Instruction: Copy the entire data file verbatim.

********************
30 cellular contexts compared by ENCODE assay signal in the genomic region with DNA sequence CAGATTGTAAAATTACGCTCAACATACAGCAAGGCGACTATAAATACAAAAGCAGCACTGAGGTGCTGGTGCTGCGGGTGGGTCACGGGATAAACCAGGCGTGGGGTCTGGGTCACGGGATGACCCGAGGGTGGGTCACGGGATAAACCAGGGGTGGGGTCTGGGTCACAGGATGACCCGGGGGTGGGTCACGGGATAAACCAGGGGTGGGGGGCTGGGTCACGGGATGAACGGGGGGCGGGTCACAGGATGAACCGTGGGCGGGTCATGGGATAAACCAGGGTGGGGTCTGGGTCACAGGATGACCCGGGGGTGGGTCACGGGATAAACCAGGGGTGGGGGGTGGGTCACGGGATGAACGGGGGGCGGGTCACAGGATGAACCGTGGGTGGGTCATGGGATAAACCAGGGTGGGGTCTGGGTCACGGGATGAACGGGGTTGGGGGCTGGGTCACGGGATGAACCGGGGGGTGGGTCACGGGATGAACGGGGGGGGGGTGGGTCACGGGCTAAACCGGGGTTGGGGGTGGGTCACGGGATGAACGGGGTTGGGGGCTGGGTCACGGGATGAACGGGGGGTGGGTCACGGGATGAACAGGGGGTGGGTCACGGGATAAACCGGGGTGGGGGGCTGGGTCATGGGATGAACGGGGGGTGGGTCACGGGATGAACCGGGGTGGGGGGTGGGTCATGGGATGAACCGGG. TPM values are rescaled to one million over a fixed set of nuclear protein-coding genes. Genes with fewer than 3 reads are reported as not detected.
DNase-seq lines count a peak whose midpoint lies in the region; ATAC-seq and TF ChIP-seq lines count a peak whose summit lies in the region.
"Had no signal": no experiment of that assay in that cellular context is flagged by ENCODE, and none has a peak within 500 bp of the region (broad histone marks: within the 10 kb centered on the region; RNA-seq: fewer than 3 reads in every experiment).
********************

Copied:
30 cellular contexts compared by ENCODE assay signal in the genomic region with DNA sequence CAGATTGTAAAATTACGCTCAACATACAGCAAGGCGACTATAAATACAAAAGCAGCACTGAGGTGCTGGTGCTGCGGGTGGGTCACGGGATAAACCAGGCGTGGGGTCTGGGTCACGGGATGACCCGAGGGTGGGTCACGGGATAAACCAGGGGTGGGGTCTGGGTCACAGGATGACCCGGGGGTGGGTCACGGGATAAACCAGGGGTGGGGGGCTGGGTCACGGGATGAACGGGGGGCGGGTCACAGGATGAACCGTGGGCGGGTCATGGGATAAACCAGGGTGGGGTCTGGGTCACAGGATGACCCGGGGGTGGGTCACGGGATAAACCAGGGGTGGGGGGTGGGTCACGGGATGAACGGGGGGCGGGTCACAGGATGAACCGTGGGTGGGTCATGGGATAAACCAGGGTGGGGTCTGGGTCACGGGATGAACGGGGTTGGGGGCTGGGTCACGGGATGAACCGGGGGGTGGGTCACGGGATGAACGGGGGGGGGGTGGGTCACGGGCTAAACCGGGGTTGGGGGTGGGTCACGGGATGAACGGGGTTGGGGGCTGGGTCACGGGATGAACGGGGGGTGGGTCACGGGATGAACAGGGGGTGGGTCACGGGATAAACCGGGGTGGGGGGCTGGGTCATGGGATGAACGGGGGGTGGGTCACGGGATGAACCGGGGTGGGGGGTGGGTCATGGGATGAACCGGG. TPM values are rescaled to one million over a fixed set of nuclear protein-coding genes. Genes with fewer than 3 reads are reported as not detected.
DNase-seq lines count a peak whose midpoint lies in the region; ATAC-seq and TF ChIP-seq lines count a peak whose summit lies in the region.
"Had no signal": no experiment of that assay in that cellular context is flagged by ENCODE, and none has a peak within 500 bp of the region (broad histone marks: within the 10 kb centered on the region; RNA-seq: fewer than 3 reads in every experiment).